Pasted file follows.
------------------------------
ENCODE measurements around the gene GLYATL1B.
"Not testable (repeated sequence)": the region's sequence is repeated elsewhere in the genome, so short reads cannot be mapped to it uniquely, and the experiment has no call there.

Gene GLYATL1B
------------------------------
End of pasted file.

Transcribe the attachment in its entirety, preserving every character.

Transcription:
ENCODE measurements around the gene GLYATL1B.
"Not testable (repeated sequence)": the region's sequence is repeated elsewhere in the genome, so short reads cannot be mapped to it uniquely, and the experiment has no call there.

Gene GLYATL1B